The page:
Myenteric neurons

About 10% of all myenteric neurons were positive for serotonin. Studies on the gastrointestinal tract of the guinea pig have revealed 2% serotonin-positive myenteric neurons in the stomach and small intestine and about 4% in the gastric antrum.25,31,45 These findings significantly differ from our results, suggesting a dominant influence of serotonin in the esophagus. The current results on serotonin innervation of the lamina muscularis mucosae and serotonin-positive enteric co-innervation of striated muscle suggest motor roles for serotonergic myenteric neurons in the esophagus. We demonstrated that serotonin-positive varicose fibers encircled most of nerve cell bodies in the ganglia, which were either positive or negative for serotonin. Thus, this suggests an interneuronal function of serotonergic myenteric neurons, similar to previous reports.46,47 Although an enteric source for serotonin-positive axons in the esophagus is plausible because of the presence of serotonin-immunoreactive myenteric neurons, caution is warranted because sympathetic postganglionic axons could take up serotonin from non-neuronal sources, such as thrombocytes, as shown for adrenergic neurons innervating cerebral arteries.48–50 Thus, some serotonin-positive axons at the various locations described in this study, might in fact represent adrenergic sympathetic nerve fibers containing serotonin. This issue could be settled using dopamine β-hydroxylase/serotonin double staining.

Functional considerations

Several in vitro and in vivo studies have demonstrated effects of serotonin on the isolated lamina muscularis mucosae51–53 and on the whole esophagus.54–56 The immunohistochemical demonstration of 5-HT4 receptors in the lamina muscularis mucosae of the guinea pig, rat, and mouse esophagus57, has suggested an involvement of serotonin in influencing esophageal contractility, the data being supported by in vitro experiments in the rat51–53 and the present study revealing the presence of serotonin-positive nerve fibers in this smooth muscle layer in the mouse. However, the in vitro results were controversial, because serotonin exhibited inhibitory and excitatory effects in the isolated lamina muscularis mucosae.51–53 The reason for this discrepancy remains unclear. Heterogeneous responses of serotonin have also been found in in vitro and in vivo experiments of the whole esophagus from some species including rats,54–56 guinea pigs, rabbits, and dogs.55 Serotonin has a relaxing effect on the rat, a contracting effect on the guinea pig and rabbit, and no effect on the dog esophagus. These differences also remain unexplained. In almost all of these experiments, only an effect of serotonin on smooth muscle was shown, but the possibility that serotonin influences striated muscle contractility via enteric co-innervation as demonstrated in the present study, was not discussed. Therefore, further detailed studies are needed to determine the physiologic roles of serotonin and its receptors at each of the sites identified in immunohistochemical studies.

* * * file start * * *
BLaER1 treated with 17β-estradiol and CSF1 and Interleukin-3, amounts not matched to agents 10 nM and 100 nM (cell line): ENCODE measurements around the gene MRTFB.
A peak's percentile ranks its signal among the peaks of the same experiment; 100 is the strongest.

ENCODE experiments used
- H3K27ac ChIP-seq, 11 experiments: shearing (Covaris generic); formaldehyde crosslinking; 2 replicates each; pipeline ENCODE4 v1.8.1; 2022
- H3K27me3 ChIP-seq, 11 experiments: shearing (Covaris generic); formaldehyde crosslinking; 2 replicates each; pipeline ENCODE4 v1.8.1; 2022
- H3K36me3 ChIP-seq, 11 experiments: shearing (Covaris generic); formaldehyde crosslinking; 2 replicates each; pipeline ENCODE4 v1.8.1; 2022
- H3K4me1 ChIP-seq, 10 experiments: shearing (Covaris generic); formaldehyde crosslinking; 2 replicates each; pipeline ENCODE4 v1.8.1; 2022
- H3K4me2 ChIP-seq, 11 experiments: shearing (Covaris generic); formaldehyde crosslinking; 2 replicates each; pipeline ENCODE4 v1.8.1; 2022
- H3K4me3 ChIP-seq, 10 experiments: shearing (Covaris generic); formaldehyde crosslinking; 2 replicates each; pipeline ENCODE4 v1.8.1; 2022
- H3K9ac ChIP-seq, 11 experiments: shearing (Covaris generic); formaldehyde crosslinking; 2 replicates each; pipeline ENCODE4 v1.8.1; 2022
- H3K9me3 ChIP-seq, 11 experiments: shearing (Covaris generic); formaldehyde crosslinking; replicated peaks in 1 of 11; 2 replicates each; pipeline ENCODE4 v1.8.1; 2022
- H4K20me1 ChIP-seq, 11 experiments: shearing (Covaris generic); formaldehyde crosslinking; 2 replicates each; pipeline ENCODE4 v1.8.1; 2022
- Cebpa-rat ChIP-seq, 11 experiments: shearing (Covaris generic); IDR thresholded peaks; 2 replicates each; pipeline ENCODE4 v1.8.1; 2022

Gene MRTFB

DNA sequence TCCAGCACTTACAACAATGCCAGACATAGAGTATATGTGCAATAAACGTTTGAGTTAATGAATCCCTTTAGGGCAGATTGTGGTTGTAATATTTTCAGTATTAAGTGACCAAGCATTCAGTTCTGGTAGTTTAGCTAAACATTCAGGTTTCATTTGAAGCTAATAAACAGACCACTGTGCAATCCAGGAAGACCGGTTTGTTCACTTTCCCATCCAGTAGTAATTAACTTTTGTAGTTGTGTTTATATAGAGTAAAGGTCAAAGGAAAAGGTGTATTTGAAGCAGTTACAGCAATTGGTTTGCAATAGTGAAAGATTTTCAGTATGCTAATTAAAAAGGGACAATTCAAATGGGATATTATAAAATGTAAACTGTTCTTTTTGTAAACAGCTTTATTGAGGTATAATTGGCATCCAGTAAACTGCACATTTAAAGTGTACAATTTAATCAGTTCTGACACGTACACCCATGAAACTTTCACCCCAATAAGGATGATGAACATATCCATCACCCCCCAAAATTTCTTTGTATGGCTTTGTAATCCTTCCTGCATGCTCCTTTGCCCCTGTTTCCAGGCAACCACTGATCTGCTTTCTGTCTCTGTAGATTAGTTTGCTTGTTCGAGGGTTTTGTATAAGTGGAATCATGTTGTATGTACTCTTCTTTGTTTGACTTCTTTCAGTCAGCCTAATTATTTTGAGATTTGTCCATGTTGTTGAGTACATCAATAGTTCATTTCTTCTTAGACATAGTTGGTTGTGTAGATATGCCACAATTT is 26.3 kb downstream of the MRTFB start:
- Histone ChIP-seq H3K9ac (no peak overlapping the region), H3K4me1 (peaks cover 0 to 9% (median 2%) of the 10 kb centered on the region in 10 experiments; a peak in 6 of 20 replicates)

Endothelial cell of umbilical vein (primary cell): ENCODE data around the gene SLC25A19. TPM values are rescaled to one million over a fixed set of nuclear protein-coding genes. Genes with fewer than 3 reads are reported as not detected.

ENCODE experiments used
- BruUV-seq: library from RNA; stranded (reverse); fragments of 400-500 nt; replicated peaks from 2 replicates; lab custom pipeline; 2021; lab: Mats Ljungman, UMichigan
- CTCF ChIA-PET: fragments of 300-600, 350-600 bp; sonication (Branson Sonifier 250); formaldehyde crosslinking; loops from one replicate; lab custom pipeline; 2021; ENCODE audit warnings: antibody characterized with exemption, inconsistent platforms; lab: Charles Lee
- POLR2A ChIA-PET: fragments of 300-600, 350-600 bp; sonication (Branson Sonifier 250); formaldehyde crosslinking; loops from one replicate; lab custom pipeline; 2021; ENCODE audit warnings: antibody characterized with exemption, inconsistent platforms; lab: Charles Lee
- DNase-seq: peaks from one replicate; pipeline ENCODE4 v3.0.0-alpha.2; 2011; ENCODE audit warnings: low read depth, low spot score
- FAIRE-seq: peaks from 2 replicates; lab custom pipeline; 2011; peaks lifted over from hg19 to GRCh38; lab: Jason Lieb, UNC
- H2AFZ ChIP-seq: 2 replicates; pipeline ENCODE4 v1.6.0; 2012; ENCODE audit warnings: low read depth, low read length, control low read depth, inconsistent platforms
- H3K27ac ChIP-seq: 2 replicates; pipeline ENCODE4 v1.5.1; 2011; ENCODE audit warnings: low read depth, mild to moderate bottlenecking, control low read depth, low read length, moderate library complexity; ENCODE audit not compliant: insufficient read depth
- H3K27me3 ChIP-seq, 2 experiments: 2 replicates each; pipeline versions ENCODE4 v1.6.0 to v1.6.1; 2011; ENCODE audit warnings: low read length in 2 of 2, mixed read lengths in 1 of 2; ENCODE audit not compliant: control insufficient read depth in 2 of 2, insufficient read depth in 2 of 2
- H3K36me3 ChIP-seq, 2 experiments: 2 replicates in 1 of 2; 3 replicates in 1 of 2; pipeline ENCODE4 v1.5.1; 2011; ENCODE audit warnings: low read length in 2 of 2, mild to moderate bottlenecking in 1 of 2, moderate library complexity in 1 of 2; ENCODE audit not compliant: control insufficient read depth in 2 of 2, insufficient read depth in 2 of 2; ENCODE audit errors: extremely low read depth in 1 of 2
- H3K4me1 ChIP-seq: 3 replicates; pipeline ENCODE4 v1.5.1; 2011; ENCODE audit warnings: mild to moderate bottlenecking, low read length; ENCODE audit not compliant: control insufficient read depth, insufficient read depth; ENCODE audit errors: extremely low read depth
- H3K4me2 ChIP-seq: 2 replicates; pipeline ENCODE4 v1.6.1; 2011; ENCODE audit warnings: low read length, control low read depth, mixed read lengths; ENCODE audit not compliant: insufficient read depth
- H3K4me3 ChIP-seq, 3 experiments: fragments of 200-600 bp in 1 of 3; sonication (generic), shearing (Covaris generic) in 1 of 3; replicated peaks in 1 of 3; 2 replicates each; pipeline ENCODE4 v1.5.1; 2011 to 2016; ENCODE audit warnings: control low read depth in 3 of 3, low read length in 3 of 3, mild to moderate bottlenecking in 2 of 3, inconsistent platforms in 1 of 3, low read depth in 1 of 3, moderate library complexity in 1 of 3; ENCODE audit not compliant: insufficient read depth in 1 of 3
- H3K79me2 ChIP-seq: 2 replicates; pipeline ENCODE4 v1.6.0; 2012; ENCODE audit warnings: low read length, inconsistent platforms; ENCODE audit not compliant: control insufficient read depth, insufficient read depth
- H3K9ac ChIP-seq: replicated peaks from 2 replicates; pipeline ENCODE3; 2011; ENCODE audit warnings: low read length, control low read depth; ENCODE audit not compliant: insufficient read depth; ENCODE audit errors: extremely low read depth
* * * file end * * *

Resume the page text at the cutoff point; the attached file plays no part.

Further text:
Brain stem

Strong serotonin-reactive neurons were detectable in the area of the selected raphe nuclei pallidus and obscurus, but not in the compact formation of the nucleus ambiguus. Thus, a central origin of serotonin-positive nerve terminals on motor endplates in the esophagus could be ruled out. Moreover, serotonin-positive terminals encircling ChAT-positive neurons were identified in the nucleus ambiguus, consistent with previous reports on rich serotonergic input to almost all motor nuclei of the cranial nerves in several species.58,59 As serotonin-positive neurons of the brain stem raphe nuclei have extensive projections to virtually all areas of the brain and spinal cord,41,60 some of these projections could reach the compact formation of the nucleus ambiguus. In addition, ChAT-positive ambiguus neurons innervate esophageal-striated muscle fibers via cholinergic efferents terminating on motor endplates.61 Therefore, serotonin may modulate excitation of motor neurons in the compact formation of the nucleus ambiguus. Thus, we speculate that serotonin affects esophageal motility via the brain stem and enteric co-innervation peripheral levels.